PC Users

  • Windows 10 or later
  • 16GB RAM (32GB for more intense graphics work)
  • Intel core i7 or AMD Ryzen 7 CPU
  • Integrated or discrete CPU with at least 2GB VRAM (and support for OpenCL 1.2 or CUDA 11, along with the latest Blackmagic Design Desktop Video driver)

Whichever gear you ultimately choose is largely a matter of personal preference. Many colorists who need portability combined with power prefer the M1 or M2 Macbook Pro.

But many others — such as professional colorist Jake Pierrelee — build their own desktop PC to make things more affordable. Pierrelee outlines his workstation in this YouTube video, which includes:

  • AMD Ryzen 5950X CPU (16 core, 32 thread processor)
  • Nvidia GeForce RTX 3080 GPU
  • 128GB Trident Z Neo RAM

Colorists who need extra graphics processing power can also pick up an external graphics processor such as the Blackmagic eGPU Pro.


Rich, big displays are the hallmark of many color grading suites. Just remember it’s also very easy to overspend when looking for the best display.

Some colorists looking for affordable and effective displays use Reference Mode on their iPad Pro, which turns an iPad into a reference monitor for professional content creation workflows.



Many colorists, however, instead prefer full-on computer monitors. FSI is a well-known display brand because they’re built specifically for post-production and color grading, come pre-calibrated from the factory, and support fast and accurate volumetric auto monitor calibration via probes such as the i1D3DS OEM.

As a colorist, it’s important to regularly calibrate your displays to ensure they don’t drift over time.

The only issue? FSI monitors are somewhat expensive:

  • A couple of the most popular among colorists were the FSI DM240 and DM241, but they’re both discontinued.
  • Newer options include the the DM220 ($6,500), a 10-bit OLED, and the 8-bit DM231 LCD ($3,295).
  • FSI says the DM231 has a 35% greater contrast ratio than the DM241.
  • Other FSI monitors, including the XMP550 ($19,995), are much more cost-prohibitive.

Sometimes colorists also require a larger display when conducting screening sessions with clients. Lowepost’s Stig Olsen recommends the LG CX OLED TV, which offers 4K resolution at frame rates of up to 120 fps.

Other things to keep in mind when choosing a display include:


Bigger isn’t always better for display, but it can also be challenging to determine exactly what size you need. When in doubt, revisit the viewing distance best practices mentioned earlier. If you don’t have enough space to view your display properly, you need a smaller monitor.


It’s best practice to grade on a screen that’s at least the same resolution as your footage. If you’re working on 4K footage, you should use a 4K screen or you’ll lose valuable visual information. Grading 1080p footage on a 4K screen (for example) could also leave you with visual artifacts due to video upscaling unless you grade in a windowed view and not fullscreen. Bottom line: Always get the highest resolution display you can afford, but be sure to insulate yourself from potential issues based on your footage resolution.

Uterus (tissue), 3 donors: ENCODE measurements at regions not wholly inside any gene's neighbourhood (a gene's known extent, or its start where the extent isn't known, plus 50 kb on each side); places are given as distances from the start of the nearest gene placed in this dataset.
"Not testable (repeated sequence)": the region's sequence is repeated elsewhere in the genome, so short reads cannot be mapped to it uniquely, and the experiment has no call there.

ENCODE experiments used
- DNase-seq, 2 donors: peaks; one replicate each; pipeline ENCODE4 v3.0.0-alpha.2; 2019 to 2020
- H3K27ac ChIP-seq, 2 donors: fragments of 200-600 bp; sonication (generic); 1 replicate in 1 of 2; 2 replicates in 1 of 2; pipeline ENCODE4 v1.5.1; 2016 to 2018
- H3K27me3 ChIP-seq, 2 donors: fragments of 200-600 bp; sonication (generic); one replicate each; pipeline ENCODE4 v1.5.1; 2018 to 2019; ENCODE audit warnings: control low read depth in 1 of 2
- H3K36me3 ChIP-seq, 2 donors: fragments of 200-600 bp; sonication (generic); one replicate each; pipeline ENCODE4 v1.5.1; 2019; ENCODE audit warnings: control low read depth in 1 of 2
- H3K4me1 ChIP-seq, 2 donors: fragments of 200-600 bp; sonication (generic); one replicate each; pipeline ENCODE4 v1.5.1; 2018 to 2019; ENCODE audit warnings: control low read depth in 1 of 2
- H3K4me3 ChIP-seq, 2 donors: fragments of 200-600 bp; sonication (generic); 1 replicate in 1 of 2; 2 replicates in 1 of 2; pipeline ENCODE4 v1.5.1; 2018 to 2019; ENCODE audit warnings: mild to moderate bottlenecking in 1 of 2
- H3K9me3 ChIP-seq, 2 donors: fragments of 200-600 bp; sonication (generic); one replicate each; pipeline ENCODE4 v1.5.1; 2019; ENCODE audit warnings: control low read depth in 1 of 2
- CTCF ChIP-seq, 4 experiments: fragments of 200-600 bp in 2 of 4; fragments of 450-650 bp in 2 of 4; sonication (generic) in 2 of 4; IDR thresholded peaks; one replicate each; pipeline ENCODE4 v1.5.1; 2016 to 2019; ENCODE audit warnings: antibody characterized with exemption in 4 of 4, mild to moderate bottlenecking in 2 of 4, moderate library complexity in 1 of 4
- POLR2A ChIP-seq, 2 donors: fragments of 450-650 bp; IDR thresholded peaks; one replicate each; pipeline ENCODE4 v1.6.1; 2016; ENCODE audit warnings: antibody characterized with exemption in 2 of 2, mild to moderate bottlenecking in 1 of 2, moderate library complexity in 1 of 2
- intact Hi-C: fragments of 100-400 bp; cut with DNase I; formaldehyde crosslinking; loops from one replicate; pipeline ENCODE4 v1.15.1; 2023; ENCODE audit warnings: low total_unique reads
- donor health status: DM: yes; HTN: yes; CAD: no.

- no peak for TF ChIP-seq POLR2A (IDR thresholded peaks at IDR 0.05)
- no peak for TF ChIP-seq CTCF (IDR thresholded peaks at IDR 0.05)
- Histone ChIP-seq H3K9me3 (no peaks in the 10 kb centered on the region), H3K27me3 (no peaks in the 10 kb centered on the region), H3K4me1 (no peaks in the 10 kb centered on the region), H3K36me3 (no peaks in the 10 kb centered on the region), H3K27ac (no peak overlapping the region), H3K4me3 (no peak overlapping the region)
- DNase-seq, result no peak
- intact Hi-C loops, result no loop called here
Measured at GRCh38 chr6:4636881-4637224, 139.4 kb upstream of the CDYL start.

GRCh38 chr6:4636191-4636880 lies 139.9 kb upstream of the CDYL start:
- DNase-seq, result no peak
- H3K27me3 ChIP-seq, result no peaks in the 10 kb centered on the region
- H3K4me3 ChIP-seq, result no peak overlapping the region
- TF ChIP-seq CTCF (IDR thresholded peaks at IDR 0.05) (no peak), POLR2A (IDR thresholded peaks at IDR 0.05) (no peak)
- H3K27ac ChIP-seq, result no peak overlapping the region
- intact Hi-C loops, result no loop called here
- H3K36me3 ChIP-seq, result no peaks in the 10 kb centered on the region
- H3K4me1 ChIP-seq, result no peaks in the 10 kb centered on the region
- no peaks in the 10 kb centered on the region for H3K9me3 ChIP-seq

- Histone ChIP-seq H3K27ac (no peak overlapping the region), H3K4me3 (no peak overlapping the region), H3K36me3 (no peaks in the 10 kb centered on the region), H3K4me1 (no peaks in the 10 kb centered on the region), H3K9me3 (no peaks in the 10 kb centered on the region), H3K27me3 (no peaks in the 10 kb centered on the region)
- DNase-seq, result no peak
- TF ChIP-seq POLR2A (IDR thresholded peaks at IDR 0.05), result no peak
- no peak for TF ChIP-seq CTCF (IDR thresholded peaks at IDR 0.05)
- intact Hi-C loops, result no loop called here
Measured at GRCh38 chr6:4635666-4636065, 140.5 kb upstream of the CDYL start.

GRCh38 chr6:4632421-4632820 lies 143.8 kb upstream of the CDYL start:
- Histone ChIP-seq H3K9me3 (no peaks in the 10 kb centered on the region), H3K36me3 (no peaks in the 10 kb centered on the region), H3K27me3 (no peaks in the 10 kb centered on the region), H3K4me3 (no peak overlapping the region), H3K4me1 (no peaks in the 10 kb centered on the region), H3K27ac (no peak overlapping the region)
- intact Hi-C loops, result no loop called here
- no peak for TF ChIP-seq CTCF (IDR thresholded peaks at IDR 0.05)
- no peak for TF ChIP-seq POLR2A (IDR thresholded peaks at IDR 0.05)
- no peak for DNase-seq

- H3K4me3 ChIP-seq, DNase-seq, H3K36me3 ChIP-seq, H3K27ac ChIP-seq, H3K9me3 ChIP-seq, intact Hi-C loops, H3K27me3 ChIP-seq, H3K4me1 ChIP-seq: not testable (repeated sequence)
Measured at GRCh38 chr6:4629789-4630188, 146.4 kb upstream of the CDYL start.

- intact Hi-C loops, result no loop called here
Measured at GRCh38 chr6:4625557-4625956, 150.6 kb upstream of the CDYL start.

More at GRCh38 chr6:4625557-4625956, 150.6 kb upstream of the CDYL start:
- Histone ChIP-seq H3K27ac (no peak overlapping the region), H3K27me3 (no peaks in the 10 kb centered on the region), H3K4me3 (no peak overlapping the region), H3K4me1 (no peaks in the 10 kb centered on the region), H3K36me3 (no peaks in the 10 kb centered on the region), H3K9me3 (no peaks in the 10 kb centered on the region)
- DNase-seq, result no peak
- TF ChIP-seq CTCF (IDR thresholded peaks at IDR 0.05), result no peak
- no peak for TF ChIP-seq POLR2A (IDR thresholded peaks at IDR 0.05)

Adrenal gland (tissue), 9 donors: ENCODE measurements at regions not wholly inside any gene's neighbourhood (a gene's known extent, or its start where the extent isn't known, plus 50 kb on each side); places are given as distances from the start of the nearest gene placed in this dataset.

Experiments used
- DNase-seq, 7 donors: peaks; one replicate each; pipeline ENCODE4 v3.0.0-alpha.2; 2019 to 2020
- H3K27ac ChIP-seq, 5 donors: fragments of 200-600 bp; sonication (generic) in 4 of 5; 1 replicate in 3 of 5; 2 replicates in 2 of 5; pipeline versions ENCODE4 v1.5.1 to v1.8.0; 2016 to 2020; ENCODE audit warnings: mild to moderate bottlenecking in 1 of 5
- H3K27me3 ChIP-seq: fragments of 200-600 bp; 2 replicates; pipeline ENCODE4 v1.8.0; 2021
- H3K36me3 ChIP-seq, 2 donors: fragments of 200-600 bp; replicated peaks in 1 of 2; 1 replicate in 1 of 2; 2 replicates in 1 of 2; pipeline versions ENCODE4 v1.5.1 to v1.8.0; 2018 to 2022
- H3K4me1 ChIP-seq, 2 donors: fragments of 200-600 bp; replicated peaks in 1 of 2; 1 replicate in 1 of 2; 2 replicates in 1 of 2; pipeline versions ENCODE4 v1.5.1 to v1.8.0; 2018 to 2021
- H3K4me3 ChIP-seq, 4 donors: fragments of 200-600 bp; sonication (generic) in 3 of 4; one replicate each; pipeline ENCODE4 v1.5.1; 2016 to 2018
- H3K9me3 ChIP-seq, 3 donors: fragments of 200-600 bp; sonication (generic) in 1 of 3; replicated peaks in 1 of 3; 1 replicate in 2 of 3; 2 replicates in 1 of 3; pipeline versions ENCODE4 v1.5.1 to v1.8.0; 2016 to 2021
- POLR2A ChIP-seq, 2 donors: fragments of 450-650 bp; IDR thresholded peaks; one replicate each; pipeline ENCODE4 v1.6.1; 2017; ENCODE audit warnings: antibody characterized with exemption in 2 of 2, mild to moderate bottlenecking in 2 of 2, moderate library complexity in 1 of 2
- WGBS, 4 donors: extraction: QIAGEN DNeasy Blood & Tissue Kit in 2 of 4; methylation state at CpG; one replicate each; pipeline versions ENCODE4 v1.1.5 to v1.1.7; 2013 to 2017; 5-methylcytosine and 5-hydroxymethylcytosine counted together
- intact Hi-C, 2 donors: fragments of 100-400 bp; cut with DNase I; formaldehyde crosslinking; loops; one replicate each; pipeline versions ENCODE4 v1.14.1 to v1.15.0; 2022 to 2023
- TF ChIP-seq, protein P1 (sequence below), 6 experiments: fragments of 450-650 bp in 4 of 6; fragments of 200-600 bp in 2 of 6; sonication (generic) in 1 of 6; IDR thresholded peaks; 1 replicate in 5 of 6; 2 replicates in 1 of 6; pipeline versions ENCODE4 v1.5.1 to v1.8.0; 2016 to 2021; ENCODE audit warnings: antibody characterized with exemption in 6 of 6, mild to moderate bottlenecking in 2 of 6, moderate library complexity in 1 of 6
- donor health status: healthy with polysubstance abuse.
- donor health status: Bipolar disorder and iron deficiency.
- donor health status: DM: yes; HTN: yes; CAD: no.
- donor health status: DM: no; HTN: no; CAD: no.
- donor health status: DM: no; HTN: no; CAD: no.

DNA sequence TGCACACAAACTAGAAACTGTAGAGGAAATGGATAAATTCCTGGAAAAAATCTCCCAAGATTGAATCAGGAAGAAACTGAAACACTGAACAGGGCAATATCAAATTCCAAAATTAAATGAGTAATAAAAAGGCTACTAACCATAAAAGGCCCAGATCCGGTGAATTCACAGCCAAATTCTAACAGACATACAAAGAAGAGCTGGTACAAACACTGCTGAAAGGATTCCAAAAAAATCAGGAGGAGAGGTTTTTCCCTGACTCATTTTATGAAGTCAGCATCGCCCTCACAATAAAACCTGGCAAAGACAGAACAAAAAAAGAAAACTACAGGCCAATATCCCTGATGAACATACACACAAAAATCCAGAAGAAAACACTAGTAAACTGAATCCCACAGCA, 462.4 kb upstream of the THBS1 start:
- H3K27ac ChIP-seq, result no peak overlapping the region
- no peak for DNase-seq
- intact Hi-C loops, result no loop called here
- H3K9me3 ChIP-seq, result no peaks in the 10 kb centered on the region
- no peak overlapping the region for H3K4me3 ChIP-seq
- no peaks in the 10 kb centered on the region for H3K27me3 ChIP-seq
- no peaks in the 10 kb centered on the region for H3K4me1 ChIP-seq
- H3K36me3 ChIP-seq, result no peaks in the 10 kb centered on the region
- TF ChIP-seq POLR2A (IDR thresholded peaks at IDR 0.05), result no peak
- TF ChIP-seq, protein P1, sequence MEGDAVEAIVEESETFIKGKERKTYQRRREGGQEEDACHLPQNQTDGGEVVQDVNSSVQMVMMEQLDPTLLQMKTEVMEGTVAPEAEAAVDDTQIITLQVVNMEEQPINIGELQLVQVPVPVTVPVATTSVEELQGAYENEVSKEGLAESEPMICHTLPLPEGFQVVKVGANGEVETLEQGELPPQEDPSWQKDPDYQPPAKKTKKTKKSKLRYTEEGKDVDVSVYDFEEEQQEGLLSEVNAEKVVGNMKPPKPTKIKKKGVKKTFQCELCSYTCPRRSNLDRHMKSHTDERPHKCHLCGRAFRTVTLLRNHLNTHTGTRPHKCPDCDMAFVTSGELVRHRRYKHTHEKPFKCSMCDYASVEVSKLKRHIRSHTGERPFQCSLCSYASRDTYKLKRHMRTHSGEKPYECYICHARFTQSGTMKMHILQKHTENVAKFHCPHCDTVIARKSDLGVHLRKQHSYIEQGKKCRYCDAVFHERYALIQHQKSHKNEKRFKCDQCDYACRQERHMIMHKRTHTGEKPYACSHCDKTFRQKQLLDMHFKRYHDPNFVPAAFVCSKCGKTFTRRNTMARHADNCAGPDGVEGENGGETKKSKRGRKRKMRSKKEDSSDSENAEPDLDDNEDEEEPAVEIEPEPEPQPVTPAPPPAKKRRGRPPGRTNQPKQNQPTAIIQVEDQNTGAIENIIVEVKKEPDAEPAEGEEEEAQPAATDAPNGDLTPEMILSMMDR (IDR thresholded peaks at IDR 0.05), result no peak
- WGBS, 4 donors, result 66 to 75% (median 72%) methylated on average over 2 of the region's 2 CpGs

Always check potential monitors for contrast ratio. Contrast ratio is important for detailed color work. A 1,000:1 contrast ratio is considered the bare minimum but most colorists will want something more robust. The FSI DM220, for example, has a 1,000,000:1 contrast ratio. And while plasma screens were traditionally considered the best for delivering the best contrast and black levels, most colorists now prefer OLED technology. They’re also super thin.

Bit depth

While consumer displays are typically 8 bits, colorists should always look for a 10-bit display. The latter supports more than a billion colors (compared to around 16 million for 8-bit displays).

Color space/gamut

Also consider your potential new display’s color space capabilities and make sure they’re suitable for the video standard you primarily work with:

  • sRGB is most appropriate for web-only content.
  • Rec 709 is the encoding color space for HD.
  • Rec 2020 is the encoding color space for UHD.
  • DCI P3 is recommended for cinema-quality footage.

Control Surface

Just like modern DJs use physical controllers instead of software controls for better mixing precision, so do colorists — and there are plenty of options. Some of the most popular color grading panels for colorists include:

  • Blackmagic Design Mini Panel
  • Blackmagic Design Micro Panel
  • DaVinci Resolve Advanced Panel
  • Tangent Elements Color Correction Panel Kit
  • Avid Artist Color Control Surface
  • Oxygen Pro Panel
  • Digital Vision Nucoda Precision Panel

While most of the above are typically between $800 and $2,000, and others are even cheaper (with fewer features), the DaVinci Resolve Advanced Panel will set you back nearly $30k.

Colorists can also add a video editor keyboard to their setup for even greater control.

Control Surface


Colorists need storage and backup solutions to keep older media properly archived and current clips accessible at the fastest speeds.

And because the price of data storage solutions such as solid-state drives (SSDs) keeps dropping, there’s really no excuse not to have as much storage as you need.